Johnny Hallyday, born Jean-Philippe Smet, is a cult figure. He has sold more than 100 million records and done more than 100 tours. His four marriages, his (real or alleged) love affairs, his legal and medical troubles are the stuff of headlines.
A botched operation on his spine after which he almost died was experienced as a national tragedy. He had to be put into an artificial coma for a second operation. The first surgeon faces a lawsuit.
Hallyday’s convalescence interrupted his frantic schedule, and he suddenly found time for an old project.
More than 20 years ago, director Bernard Murat, a friend, tried to talk him into playing Chicken in Williams’s “Kingdom of Earth.” One of Hallyday’s hits in the 1980s, “Quelque Chose de Tennessee,” had been a tribute to the playwright.
The plan came to nothing -- until now.
The choice of “Kingdom of Earth” is a wager. The 1968 play has never before been performed in France. In New York, where it was staged under the title “The Seven Descents of Myrtle,” it flopped and closed after a month.
The play belongs to a particularly chaotic period in the author’s life when drugs, drink and dementia had ruined much of his talent. Jokingly, he himself referred to it as his “Stoned Age.” Much of what he wrote in those years borders on self- parody.
As so often in Williams’s work, the action is set in the Deep South, a Mississippi farmhouse on the eve of a devastating flood. The three characters have much in common with those in earlier works.
Lot, the owner of the house, a sexually ambivalent, tubercular young man, has come home to die. The day before, he married Myrtle, a girl with a colorful past and five illegitimate children she put up for adoption.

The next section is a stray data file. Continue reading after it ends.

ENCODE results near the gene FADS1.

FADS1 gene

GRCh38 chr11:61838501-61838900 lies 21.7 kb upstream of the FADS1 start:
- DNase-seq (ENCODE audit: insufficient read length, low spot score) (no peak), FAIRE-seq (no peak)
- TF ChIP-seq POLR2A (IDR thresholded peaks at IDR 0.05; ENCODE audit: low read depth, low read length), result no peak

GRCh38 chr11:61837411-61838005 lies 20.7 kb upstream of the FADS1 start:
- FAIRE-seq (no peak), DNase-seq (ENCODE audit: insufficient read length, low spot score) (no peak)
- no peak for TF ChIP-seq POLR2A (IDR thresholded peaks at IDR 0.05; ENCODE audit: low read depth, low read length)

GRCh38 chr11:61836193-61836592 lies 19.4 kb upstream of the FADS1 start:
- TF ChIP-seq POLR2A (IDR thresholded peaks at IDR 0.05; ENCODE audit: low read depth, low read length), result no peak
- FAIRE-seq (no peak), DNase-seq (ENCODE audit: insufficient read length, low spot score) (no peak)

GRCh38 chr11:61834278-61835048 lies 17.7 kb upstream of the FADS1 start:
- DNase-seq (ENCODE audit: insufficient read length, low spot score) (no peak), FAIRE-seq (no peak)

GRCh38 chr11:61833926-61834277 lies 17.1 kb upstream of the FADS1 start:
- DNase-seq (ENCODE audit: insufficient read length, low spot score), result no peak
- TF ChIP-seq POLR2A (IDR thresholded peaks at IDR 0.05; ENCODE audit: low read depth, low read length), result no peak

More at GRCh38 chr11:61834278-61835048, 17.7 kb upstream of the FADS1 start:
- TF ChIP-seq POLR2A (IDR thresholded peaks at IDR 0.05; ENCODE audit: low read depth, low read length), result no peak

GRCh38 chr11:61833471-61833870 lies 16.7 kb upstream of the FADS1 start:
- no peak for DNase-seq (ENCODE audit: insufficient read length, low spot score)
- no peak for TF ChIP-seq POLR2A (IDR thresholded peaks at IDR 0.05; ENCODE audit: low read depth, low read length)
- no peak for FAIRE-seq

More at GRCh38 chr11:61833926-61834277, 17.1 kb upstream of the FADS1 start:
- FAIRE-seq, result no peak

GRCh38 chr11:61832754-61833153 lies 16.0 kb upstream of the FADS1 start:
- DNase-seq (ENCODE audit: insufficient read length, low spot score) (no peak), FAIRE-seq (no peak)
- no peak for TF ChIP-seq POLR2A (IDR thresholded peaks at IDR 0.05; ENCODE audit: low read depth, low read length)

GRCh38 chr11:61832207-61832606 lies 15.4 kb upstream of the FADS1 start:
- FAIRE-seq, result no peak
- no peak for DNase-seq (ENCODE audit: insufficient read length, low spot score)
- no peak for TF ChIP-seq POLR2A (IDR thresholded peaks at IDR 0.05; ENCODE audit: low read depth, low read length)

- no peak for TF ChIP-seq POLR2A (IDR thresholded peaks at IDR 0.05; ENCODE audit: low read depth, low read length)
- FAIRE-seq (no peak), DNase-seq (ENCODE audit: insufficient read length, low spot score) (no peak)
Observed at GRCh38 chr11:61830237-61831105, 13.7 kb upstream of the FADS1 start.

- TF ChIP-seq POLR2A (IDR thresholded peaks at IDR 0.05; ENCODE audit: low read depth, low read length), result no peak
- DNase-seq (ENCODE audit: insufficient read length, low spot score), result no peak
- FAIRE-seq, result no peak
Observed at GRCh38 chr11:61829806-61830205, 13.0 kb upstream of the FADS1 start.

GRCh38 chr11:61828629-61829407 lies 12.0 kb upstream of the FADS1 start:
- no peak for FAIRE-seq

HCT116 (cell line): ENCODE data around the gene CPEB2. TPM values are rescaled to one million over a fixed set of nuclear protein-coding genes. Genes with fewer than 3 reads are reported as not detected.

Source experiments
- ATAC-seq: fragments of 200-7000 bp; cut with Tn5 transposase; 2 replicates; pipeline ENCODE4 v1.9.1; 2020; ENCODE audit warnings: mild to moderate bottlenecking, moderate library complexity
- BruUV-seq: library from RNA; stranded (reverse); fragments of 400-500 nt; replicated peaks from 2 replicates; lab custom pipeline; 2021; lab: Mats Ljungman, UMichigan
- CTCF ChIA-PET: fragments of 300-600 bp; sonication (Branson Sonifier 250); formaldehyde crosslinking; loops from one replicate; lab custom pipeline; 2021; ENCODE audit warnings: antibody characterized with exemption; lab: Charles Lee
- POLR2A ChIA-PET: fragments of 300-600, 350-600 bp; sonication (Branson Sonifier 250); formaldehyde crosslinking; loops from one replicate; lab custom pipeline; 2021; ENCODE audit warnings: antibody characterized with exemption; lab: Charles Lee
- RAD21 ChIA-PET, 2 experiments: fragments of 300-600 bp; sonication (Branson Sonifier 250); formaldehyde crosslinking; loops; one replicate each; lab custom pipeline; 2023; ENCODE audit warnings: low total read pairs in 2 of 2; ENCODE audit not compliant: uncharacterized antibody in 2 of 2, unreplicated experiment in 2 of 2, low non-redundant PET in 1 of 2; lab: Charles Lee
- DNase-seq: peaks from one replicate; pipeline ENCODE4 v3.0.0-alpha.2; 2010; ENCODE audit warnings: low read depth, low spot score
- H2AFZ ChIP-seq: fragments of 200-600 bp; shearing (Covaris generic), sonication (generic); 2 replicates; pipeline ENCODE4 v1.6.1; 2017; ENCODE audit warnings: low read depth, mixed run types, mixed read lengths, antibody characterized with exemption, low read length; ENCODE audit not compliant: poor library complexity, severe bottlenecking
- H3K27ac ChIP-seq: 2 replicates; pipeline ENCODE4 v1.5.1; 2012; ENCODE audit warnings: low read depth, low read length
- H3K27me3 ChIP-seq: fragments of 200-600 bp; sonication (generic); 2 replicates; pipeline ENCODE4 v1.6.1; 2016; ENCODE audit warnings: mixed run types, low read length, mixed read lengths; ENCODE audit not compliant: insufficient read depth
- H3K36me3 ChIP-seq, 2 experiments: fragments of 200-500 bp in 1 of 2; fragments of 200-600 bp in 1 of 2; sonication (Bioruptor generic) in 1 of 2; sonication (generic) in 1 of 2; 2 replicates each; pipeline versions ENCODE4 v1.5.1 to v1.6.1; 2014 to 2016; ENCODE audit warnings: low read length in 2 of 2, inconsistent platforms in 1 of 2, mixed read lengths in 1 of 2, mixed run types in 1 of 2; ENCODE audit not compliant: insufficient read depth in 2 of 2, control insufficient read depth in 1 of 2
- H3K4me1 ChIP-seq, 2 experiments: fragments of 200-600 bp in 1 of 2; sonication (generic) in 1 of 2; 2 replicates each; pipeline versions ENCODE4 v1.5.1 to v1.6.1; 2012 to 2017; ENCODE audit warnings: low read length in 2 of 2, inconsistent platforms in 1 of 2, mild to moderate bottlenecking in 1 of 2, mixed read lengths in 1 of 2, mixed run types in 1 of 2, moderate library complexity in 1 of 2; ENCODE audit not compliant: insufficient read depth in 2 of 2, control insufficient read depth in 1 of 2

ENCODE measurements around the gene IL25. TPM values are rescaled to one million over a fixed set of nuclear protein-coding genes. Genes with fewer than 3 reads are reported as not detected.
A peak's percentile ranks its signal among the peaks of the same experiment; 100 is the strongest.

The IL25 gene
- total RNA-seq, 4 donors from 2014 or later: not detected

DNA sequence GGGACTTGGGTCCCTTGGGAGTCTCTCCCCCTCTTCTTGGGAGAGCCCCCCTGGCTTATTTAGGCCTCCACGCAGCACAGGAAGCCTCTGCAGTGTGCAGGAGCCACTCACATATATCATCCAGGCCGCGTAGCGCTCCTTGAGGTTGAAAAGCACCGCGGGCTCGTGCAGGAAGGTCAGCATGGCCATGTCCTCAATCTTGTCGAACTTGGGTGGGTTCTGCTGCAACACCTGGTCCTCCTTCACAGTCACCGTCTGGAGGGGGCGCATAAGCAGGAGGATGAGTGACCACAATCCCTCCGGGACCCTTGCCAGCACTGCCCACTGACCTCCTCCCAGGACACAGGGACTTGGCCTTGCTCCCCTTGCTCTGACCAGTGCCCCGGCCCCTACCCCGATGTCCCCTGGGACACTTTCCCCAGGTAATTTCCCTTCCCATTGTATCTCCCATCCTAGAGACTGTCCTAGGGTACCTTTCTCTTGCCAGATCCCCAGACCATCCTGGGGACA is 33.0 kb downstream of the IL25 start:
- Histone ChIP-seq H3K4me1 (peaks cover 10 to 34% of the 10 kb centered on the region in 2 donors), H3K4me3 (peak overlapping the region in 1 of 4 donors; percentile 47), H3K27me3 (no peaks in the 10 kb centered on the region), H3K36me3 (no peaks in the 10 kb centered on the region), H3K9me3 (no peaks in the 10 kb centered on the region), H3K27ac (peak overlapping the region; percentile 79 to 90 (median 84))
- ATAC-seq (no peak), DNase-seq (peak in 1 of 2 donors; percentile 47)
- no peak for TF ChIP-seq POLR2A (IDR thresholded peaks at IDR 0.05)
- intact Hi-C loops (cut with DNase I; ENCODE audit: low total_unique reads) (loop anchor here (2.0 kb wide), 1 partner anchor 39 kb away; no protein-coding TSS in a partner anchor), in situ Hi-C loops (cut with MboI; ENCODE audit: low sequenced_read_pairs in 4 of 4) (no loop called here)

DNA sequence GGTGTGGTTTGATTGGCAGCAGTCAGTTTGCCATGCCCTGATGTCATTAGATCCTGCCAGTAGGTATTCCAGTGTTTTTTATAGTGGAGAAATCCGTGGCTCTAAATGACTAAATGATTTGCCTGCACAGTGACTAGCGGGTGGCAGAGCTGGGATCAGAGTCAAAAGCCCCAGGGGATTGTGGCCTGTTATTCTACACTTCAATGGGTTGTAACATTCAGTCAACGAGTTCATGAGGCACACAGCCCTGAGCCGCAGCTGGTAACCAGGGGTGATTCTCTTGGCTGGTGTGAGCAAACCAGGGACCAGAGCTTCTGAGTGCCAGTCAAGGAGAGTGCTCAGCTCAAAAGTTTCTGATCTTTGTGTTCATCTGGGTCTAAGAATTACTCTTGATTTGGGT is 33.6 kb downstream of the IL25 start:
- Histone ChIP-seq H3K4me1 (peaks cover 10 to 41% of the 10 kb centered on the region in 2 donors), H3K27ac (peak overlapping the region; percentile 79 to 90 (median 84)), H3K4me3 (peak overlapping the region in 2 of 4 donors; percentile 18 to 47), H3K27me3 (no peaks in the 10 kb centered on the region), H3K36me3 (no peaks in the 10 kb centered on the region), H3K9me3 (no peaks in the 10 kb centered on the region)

He married her to prevent Chicken, his hated half-brother, from inheriting the house. In the end, though, Myrtle makes peace with Chicken, who saves her when the flood comes, while Lot, a soul mate of Hitchcock’s Norman Bates in “Psycho,” dies dressed in his late mother’s clothes.
The key to the eponymous “Kingdom of Earth” is sex: “If on the bed you seen a woman waiting,” Chicken says, “and she looked up at you and said to you, ‘Daddy, I want it,’ why, then I say you got a square deal out of life. That’s how I see it now, in this kingdom of earth.”
Chicken is, according to the stage directions, “a young man of 30 or 35.” Hallyday is 68. With his bronze complexion, he looks more like an Indian chief than the son of a white father and a dark-skinned mother.
His acting is stiff, yet he barks his lines without a memory lapse and without an earpiece, a feat proudly peddled by the theater. A guitar makes a brief appearance, though there’s no singing.
Hallyday’s rigidity is more than offset by Audrey Dana’s unbridled hamming. Myrtle’s reaction after the first gulp of Chicken’s home-made brandy has to be seen to be believed: She rolls her eyes, she breathes heavily, she pounds the kitchen table (on which she will later have oral sex with Chicken) and stamps her feet.
Julien Cottereau’s whiny Lot perfectly fits into the melodramatic, high-camp production.
The audience at the fourth performance, which I saw, was delirious and gave everybody a big hand of applause.
“Le Paradis sur Terre” runs at the Theatre Edouard VII. Information: http://www.theatreedouard7.com or +33-1-4742-5992.
(Jorg von Uthmann is a critic for Muse, the arts and leisure section of Bloomberg News. The opinions expressed are his own.)
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